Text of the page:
Dr. Nevin said that he was troubled by rising interest among members of the public in obtaining chloroquine, hydroxychloroquine, and mefloquine without a doctor’s prescription or public health oversight. “Lax regulation and unethical business practices have resulted in these drugs being widely available for purchase online without proper oversight,” said Dr. Nevin.

Dr. Nevin noted his concern that members of the public may even attempt to obtain therapeutic quantities of quinine through questionable channels. “Tonic water, whose bitter taste is produced by the addition of quinine or related naturally-occurring quinolines, is limited by U.S. Food and Drug Administration regulations to 83 mg per liter of quinine and related cinchona alkaloids,” said Dr. Nevin. “However, drinking several bottles of tonic water will result in consuming pharmaceutical quantities, and therefore potentially harmful, amounts of these drugs”, said Dr. Nevin. “Tonic water is a prescription medication masquerading as a cocktail mixer.”

Dr. Nevin emphasized the importance of recognizing and properly reporting adverse effects from these medications to the U.S. Food and Drug Administration. “While it may be tempting to attribute anxiety, depression, paranoia, or other mental health symptoms to the psychological effects of the COVID‑19 pandemic, ” said Dr. Nevin, “these symptoms may be an early warning sign of idiosyncratic neurotoxicity, and must be taken seriously.”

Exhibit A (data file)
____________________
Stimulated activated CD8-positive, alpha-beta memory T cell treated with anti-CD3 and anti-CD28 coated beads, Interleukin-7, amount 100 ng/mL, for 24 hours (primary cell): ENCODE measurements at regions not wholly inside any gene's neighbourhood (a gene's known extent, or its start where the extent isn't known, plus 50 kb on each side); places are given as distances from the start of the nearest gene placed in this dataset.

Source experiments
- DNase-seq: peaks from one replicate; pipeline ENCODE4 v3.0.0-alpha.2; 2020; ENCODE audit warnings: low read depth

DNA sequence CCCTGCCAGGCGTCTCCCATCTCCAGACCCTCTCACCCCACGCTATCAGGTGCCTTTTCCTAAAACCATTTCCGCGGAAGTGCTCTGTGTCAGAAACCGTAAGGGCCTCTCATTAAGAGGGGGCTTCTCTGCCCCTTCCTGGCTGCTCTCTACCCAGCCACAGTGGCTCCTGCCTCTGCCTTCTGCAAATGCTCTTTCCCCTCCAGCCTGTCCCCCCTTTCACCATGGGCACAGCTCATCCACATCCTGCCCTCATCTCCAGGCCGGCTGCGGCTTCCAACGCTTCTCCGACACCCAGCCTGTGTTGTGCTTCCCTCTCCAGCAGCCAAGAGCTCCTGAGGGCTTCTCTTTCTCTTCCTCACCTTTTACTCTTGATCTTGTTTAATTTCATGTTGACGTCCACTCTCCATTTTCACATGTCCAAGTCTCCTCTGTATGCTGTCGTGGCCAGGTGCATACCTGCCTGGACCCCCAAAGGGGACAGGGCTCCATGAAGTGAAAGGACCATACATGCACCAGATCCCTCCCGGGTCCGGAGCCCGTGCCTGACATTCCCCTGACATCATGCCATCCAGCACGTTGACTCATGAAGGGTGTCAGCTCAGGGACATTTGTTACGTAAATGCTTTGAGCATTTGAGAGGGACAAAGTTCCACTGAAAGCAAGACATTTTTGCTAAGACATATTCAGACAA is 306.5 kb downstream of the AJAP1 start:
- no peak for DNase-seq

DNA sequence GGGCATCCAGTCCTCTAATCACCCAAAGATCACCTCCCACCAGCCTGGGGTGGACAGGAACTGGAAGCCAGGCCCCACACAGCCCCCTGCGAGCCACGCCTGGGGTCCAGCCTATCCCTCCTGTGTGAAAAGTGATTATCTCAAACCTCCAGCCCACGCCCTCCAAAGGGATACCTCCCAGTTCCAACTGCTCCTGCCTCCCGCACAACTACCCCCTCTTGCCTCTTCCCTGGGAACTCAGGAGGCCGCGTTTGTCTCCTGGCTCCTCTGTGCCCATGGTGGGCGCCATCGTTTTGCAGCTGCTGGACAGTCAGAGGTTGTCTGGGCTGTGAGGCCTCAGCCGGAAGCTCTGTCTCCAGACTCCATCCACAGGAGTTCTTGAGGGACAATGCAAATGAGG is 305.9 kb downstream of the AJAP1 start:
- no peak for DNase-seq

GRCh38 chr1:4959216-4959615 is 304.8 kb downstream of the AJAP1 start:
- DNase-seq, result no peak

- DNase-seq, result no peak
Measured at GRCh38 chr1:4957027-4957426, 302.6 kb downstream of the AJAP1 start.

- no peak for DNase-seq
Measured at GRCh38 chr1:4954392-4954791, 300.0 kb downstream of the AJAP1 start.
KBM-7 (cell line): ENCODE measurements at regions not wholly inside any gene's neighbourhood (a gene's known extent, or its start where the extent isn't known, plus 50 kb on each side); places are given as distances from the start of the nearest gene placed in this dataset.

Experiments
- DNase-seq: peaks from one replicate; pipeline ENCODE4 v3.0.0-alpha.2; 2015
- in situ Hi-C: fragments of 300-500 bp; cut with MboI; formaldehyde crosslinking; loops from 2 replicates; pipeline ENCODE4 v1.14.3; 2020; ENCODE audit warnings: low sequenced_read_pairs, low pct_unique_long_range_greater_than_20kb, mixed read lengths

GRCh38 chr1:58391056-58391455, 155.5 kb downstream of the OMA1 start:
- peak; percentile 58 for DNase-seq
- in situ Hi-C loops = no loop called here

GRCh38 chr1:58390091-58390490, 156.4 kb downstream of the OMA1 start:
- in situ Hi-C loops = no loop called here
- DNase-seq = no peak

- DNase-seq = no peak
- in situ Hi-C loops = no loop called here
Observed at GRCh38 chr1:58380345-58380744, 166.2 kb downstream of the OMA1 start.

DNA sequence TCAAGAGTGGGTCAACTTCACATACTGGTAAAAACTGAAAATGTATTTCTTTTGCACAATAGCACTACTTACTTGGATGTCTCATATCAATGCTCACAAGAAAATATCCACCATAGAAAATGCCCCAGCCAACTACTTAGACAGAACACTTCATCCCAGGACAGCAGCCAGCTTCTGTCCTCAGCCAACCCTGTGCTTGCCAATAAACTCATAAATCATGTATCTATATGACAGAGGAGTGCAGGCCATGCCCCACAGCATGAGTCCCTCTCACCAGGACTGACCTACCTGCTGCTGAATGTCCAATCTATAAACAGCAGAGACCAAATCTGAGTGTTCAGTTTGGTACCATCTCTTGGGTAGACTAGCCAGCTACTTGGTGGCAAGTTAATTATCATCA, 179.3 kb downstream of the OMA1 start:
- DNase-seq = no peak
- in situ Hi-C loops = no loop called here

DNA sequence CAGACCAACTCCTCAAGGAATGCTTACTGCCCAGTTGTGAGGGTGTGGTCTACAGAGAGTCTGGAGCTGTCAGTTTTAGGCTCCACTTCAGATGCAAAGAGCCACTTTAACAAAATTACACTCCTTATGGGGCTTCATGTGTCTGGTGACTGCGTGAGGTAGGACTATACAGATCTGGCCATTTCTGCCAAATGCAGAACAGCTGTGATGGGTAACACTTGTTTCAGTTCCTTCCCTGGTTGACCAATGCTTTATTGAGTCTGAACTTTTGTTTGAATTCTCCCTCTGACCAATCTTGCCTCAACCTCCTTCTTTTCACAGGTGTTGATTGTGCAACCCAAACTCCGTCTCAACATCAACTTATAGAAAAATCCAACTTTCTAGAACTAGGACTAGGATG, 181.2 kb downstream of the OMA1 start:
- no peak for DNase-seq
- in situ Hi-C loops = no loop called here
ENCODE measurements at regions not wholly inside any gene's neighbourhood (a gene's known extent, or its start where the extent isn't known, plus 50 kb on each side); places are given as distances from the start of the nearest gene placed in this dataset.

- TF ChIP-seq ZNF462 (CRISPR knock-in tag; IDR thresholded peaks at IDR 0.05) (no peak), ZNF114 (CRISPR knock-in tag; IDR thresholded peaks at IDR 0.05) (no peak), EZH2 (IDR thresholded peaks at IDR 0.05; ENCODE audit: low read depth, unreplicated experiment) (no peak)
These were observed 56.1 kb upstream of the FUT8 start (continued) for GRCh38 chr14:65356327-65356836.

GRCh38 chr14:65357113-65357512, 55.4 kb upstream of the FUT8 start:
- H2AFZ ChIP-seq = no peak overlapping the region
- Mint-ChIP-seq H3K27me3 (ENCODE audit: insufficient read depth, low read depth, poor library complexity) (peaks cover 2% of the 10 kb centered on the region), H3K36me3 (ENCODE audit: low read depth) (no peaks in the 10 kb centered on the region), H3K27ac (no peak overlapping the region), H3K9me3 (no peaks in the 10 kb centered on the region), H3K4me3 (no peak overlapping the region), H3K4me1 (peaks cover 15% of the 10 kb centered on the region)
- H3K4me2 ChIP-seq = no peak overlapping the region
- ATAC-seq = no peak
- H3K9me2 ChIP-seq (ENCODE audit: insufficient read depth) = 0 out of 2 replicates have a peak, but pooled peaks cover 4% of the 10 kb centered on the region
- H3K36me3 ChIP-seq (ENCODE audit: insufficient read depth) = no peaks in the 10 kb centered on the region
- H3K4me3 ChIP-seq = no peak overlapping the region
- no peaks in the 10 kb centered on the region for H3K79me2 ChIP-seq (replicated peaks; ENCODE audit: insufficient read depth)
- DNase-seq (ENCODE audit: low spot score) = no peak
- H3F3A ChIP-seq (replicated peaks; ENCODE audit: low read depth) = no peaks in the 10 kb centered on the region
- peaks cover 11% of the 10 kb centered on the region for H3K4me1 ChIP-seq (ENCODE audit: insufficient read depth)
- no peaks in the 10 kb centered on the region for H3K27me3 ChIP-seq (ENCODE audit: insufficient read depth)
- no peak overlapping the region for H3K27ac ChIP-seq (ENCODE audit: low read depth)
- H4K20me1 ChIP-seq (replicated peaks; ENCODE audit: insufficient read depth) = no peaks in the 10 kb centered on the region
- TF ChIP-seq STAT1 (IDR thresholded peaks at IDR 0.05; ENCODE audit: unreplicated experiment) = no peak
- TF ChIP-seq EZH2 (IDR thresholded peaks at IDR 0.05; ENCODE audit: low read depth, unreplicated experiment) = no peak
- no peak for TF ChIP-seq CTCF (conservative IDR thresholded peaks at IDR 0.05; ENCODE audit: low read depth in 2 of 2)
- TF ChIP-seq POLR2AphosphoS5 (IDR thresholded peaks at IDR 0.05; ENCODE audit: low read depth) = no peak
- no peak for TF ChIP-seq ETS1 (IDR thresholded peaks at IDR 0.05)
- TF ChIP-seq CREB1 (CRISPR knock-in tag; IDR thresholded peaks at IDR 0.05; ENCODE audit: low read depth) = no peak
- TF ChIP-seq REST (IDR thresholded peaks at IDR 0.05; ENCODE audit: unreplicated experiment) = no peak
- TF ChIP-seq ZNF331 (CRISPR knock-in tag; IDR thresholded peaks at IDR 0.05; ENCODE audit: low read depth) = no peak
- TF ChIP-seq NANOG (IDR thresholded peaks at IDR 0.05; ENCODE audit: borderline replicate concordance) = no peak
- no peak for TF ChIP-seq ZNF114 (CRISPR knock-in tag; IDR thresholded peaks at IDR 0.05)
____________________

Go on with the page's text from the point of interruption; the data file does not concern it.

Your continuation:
Dr. Nevin noted that adverse effects from chloroquine, hydroxychloroquine, mefloquine, quinine, and even tonic water may be reported to the U.S. Food and Drug Administration’s MedWatch program, at https://www.fda.gov/safety/medwatch-fda-safety-information-and-adverse-event-reporting-program.

About The Quinism Foundation

The Quinism Foundation, founded in January 2018, in White River Junction, Vermont, promotes and supports education and research on quinism, the family of medical disorders caused by exposure to quinoline drugs, including mefloquine, tafenoquine, and chloroquine.

Dr. Nevin is a board-certified occupational medicine and preventive medicine physician and former U.S. Army medical officer and epidemiologist. He is author of more than 30 scientific publications on malaria and the quinoline antimalarials, including “Neuropsychiatric Quinism: Chronic Encephalopathy Caused by Poisoning by Mefloquine and Related Quinoline Drugs,” published in the Springer Nature book, “Veteran Psychiatry in the US.”
(https://link.springer.com/chapter/10.1007/978-3-030-05384-0_20).

References

1. The Quinism Foundation. The Quinism Foundation and Veterans for Common Sense Call on Congress to Fund Research into Chronic Quinoline Encephalopathy. March 9, 2020. Available at: https://quinism.org/press-releases/congress-research-chronic-quinoline-encephalopathy/.

2. Nevin RL, Croft AM. Psychiatric effects of malaria and anti-malarial drugs: historical and modern perspectives. Malaria journal. 2016;15:332. Available at: https://www.ncbi.nlm.nih.gov/pmc/articles/PMC4918116/.

3. Nevin RL. Idiosyncratic quinoline central nervous system toxicity: Historical insights into the chronic neurological sequelae of mefloquine. International journal for parasitology Drugs and drug resistance. 2014;4(2):118-125. Available at: https://www.ncbi.nlm.nih.gov/pmc/articles/PMC4095041/.